New York Congressman Sean Patrick Maloney fielded questions related to COVID-19 during an AARP telephone town hall Thursday, a day before a House vote on the next coronavirus relief package.
AARP Associate State Director for the Hudson Valley Kat Fisher kicked off the call asking the 18th District Democrat if the next coronavirus bill, dubbed the Heroes Act, contains assistance for nursing home staff, patients and families. Maloney says the package does include resources and called the nursing home COVID-19 situation horrific.
“Listen, we need to make sure every resident of every nursing home in New York is tested. We need to make sure every staff member is tested. We need to make sure there’s more personal protective equipment, the PPE you hear about. We need to make sure that there’s better reporting on the number of cases, and that needs to happen. It’s pretty good in New York but it needs to happen nationally,” says Maloney. “We should absolutely do a better job of responding rapidly when there are cases, and there’s an initiative that we’re passing out of the House tomorrow for money for strike teams to investigate outbreaks at nursing homes. We know that’s very important. There’s much more we need to do. We’ve lost too many vulnerable people in our nursing homes.”
Also on Thursday, North Country Congresswoman Elise Stefanik joined with fellow Republican New York representatives in sending a letter urging the U.S. Department of Health and Human Services and Centers for Medicare & Medicaid Services to investigate New York’s adherence to safety and health guidance for nursing homes and long-term care facilities during the COVID-19 pandemic. Meantime, AARP’s Fisher also wanted to know whether Congress would address food insecurity in the next package by supporting SNAP increases and expand access to online grocery shopping using SNAP benefits.
“We are going to vote to increase SNAP benefits by 15 percent, so that’ll help. This is in addition to the hundreds of millions of dollars we’re going to be adding to food banks and to other initiatives that help people with nutrition assistance,” Maloney says. “Now it’s absolutely important that we also do a better job of redirecting the agricultural produce and livestock and milk and all the goods that are currently being destroyed because they’re perishable. We need to have a better system for redirecting those goods into the distribution system for food pantries and food banks, but also to make them available on the commercial market where there may be shortages. New York has a good program to get dairy from the farmers to the food banks. That’s the kind of thing we need to do.”
Cathy from Walden in Orange County is self-employed.
“And when the pandemic first hit, I applied for unemployment on March 13 or 15. I have yet to hear a single thing and seen a single penny. It took me 1,031 calls to finally get somebody to answer the phone, so but I answered their questions, whatever they needed from me, and I’ve yet to see a single penny and it’s seven weeks in now and what am I supposed to do?” asks Cathy.
“Well, I’m so glad you got through because I’m going to get this fixed for you. I’ve spoken to the governor personally about this. Now, I guess, in fairness, we’ve had 35 million Americans or so apply for unemployment, so it is an unprecedented situation in just the last few months, but you should not have been waiting this long,” Maloney says. “And what the governor has promised me is that I can send directly a list of names of people who are waiting too long, like you, and we’ll get it cleared up right away.”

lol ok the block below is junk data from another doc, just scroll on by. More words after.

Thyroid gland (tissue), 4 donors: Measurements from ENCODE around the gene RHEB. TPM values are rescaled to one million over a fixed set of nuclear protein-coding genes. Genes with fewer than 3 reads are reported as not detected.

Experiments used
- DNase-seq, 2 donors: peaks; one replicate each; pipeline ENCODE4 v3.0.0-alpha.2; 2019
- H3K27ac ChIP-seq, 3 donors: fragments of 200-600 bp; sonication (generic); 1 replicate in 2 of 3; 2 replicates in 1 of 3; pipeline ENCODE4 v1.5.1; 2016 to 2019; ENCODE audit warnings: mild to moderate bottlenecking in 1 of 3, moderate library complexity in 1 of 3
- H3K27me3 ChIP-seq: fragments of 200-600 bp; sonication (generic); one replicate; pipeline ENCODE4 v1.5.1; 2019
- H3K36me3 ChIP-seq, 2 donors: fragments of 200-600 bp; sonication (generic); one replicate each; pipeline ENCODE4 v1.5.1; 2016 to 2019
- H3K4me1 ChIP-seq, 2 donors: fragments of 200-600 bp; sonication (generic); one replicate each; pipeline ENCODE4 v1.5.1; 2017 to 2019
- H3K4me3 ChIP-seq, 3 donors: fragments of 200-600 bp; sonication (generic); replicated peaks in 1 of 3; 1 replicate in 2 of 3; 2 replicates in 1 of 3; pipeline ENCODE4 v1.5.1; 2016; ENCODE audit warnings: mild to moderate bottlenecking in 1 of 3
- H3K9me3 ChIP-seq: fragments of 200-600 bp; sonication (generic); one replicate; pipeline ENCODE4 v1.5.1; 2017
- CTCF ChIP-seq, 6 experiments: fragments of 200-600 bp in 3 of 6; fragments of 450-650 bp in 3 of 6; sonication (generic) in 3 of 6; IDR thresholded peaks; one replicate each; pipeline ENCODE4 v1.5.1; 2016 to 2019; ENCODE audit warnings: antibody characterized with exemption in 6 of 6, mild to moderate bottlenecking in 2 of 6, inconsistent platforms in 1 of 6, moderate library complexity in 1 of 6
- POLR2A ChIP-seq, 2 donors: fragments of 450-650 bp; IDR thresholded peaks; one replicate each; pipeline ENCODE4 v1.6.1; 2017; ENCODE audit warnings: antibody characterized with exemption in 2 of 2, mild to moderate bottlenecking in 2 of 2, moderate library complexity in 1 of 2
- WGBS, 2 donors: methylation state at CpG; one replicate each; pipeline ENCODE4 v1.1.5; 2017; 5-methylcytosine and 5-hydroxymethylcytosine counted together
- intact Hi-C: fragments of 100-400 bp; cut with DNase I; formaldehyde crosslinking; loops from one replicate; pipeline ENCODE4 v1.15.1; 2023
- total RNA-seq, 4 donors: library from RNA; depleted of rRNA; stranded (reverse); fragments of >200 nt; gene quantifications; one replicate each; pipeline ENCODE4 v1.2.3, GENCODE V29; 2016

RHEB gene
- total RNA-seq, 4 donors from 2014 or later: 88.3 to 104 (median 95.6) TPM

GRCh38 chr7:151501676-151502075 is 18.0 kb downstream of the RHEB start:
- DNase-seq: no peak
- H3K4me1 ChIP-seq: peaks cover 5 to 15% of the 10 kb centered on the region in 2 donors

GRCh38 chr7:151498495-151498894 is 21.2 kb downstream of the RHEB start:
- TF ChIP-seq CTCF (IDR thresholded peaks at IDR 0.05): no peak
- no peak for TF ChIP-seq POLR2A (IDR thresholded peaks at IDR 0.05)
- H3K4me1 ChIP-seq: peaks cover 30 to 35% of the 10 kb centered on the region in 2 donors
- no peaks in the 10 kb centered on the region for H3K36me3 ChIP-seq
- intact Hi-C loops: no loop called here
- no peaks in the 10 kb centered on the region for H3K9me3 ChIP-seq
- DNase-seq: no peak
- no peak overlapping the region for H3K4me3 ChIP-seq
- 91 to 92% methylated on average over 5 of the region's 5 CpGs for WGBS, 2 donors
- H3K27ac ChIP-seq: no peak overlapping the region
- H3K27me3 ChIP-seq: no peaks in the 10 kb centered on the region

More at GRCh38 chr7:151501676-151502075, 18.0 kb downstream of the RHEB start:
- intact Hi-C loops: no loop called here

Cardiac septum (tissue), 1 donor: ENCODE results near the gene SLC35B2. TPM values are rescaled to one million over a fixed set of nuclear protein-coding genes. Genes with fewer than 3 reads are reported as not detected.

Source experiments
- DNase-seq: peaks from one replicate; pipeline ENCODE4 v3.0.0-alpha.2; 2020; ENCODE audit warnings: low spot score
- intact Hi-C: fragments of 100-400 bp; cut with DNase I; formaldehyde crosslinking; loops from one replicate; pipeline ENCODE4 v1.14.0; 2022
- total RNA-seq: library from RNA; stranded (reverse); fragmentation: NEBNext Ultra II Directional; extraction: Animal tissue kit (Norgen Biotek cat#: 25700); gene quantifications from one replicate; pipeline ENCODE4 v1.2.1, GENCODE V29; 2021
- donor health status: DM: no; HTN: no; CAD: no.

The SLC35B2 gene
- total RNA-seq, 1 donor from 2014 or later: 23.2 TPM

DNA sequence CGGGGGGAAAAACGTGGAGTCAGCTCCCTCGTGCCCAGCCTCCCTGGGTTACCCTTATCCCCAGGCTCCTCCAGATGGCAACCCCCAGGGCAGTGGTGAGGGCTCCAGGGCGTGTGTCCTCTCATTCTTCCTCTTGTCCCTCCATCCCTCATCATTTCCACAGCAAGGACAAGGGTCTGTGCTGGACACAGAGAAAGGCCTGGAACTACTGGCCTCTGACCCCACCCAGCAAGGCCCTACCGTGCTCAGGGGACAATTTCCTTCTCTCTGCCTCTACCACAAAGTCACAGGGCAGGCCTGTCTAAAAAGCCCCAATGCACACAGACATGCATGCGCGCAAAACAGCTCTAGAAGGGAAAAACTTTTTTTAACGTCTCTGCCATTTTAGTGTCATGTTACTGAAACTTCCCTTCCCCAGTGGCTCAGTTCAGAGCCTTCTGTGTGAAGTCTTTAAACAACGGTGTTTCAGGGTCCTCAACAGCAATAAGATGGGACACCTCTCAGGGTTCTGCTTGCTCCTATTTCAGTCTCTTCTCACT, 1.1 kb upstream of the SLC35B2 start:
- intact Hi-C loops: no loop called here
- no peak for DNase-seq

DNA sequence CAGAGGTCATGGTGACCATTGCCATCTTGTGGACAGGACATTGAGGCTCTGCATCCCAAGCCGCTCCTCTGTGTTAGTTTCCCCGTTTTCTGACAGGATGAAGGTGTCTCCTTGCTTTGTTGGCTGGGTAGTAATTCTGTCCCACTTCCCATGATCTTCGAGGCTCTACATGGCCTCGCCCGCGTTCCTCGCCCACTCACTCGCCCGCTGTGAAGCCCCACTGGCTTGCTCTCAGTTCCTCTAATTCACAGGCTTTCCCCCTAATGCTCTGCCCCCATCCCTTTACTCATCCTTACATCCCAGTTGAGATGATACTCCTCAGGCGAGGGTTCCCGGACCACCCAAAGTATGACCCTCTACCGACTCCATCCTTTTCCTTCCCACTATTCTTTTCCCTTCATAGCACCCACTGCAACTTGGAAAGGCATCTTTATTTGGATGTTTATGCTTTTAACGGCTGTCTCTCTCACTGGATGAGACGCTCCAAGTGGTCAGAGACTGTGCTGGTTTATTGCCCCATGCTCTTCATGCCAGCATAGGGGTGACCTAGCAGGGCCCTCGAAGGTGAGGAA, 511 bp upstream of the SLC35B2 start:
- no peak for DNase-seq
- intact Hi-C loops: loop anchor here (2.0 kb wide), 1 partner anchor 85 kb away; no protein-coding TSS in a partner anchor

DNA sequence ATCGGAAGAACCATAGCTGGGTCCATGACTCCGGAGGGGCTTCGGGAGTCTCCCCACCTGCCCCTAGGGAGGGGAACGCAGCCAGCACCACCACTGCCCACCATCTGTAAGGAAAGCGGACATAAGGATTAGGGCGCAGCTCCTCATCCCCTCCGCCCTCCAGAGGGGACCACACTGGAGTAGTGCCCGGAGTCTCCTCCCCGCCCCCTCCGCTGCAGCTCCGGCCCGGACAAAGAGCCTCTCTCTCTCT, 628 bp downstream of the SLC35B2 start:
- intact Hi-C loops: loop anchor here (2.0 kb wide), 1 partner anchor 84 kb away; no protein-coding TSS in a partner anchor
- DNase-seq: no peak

Maloney gave out his district office number repeatedly during the call to offer help not only to Cathy but to others concerning a number of coronavirus aid issues, including assistance finding the $1,200 stimulus checks that some have not received. Sherry lives in Poughkeepsie.
“I work for a public school. I’m a teaching assistant, and we do get paid for our 10-month position, but if you, I’ve done, for the last 20 years, summer school. They say we’re not going to have summer school, they don’t believe, would we be able to collect unemployment for that?” Sherry asks.
“Yeah, I’ve got to look at that because you’re, I guess you’d be treated like a seasonal employee or like a… I think the answer’s going to be yes because we’ve expanded the number of people covered by traditional unemployment insurance, but I’m happy to look into it directly with you if you want to call my office,” Maloney says.
Maloney says the House package includes $100 billion in funding to help schools. He says this would be in addition to aid to state and local governments that are facing revenue shortfalls.
“There will be hundreds of millions of dollars that will go directly to Orange County, Putnam County, Dutchess County and Westchester County, the part of the world I represent,” Maloney says. “There will be billions in addition to that that go to the state of New York. More than $30 billion will go to the state over the next two years.”
Other residents who are deemed nonessential workers are concerned about returning to work in person, and wondered what safeguards businesses are supposed to have in place, what demands they can impose and what rights employees have. With New York reopening by region, and different businesses on different tiers of reopening, Maloney steered clear of blanket statements, saying that if someone feels exploited or unsafe, to call his office. The nonpartisan AARP recently hosted telephone town halls with Stefanik and, separately, with Democratic 19th District Congressman Antonio Delgado.